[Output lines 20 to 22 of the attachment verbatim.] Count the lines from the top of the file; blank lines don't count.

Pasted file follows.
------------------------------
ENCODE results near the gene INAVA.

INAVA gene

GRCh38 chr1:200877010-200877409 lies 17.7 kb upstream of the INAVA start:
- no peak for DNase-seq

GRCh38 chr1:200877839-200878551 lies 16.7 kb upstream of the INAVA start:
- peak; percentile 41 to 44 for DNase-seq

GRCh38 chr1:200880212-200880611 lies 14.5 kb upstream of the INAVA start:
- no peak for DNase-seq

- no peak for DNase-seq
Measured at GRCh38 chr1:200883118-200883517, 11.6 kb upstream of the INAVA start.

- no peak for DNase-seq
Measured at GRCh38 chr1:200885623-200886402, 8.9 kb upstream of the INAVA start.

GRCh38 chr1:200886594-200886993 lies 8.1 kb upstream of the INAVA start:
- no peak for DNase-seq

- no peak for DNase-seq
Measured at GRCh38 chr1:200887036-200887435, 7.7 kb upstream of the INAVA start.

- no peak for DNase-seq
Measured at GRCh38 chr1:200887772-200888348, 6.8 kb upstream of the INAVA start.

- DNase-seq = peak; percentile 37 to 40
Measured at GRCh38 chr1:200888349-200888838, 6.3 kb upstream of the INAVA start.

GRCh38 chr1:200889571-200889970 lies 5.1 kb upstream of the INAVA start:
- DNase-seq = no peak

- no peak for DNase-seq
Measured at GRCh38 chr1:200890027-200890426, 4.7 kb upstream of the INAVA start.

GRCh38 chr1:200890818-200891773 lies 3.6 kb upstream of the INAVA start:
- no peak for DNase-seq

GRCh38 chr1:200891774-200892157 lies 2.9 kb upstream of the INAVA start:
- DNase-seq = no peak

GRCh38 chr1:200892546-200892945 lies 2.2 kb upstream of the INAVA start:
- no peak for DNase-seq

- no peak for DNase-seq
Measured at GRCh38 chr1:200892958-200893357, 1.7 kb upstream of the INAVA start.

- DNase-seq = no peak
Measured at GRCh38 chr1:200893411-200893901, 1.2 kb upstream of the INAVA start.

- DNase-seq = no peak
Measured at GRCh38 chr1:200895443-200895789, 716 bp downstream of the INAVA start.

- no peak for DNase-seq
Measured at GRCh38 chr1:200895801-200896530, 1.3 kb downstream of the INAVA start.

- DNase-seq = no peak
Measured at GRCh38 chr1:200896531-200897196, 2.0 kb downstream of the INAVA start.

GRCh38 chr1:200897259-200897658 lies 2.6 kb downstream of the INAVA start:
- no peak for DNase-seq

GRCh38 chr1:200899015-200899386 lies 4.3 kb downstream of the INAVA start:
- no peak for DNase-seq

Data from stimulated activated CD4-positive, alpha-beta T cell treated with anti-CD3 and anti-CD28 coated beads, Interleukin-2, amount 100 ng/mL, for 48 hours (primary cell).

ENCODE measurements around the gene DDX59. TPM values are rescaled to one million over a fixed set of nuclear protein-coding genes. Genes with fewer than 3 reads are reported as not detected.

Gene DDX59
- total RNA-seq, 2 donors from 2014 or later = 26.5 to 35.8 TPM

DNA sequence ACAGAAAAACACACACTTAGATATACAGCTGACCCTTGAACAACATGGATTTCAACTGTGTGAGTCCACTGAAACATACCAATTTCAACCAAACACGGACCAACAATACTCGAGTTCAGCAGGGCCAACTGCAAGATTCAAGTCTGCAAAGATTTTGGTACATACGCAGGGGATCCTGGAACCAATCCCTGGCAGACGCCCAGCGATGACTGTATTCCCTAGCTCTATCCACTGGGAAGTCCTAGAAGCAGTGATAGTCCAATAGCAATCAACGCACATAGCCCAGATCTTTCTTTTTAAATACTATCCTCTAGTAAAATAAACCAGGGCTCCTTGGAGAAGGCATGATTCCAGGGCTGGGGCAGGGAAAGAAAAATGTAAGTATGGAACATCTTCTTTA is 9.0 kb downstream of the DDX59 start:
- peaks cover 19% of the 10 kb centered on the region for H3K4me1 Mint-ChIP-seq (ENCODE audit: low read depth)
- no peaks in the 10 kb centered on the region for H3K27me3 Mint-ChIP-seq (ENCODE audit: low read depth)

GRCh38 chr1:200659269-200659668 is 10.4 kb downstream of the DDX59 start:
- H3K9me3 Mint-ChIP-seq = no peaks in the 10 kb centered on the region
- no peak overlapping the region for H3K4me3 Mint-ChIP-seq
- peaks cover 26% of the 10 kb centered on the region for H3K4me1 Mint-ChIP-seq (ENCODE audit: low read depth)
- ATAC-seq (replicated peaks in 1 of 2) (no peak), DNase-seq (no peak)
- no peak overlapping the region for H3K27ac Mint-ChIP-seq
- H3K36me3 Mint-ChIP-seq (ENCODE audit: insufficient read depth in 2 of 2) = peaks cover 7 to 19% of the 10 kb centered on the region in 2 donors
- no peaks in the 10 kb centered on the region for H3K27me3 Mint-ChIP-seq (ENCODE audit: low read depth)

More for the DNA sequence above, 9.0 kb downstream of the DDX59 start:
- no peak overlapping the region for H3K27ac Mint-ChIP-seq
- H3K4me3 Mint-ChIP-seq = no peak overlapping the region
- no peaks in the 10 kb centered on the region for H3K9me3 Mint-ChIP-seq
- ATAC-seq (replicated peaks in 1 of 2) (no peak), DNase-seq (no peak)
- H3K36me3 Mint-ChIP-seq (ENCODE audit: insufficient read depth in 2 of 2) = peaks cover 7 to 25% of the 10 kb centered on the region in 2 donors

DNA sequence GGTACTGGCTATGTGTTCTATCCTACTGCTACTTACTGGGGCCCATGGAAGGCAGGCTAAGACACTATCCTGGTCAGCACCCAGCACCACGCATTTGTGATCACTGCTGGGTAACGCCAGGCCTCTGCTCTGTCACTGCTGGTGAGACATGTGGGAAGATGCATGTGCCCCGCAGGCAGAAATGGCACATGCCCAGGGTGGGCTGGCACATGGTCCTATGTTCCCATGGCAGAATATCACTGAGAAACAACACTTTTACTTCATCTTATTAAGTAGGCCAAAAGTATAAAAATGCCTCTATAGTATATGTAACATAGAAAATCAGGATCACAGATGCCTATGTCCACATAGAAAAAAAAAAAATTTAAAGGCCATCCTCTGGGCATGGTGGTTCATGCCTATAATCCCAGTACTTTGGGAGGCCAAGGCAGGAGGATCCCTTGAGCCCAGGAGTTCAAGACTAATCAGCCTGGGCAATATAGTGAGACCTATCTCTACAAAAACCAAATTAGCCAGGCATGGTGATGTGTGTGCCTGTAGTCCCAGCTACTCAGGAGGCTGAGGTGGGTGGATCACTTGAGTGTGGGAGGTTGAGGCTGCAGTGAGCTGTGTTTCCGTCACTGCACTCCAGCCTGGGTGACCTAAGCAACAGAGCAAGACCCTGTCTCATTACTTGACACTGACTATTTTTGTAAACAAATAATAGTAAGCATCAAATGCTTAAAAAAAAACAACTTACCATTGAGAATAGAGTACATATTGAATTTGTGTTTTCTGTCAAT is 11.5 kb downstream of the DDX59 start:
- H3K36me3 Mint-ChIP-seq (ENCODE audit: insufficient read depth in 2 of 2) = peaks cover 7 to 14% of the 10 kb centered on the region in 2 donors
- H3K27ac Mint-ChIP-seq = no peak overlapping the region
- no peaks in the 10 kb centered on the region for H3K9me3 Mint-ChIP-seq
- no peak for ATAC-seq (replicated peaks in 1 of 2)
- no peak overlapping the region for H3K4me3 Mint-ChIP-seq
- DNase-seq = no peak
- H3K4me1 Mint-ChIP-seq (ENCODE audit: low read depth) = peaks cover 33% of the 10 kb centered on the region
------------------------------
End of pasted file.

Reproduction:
Measured at GRCh38 chr1:200888349-200888838, 6.3 kb upstream of the INAVA start.

GRCh38 chr1:200889571-200889970 lies 5.1 kb upstream of the INAVA start:
- DNase-seq = no peak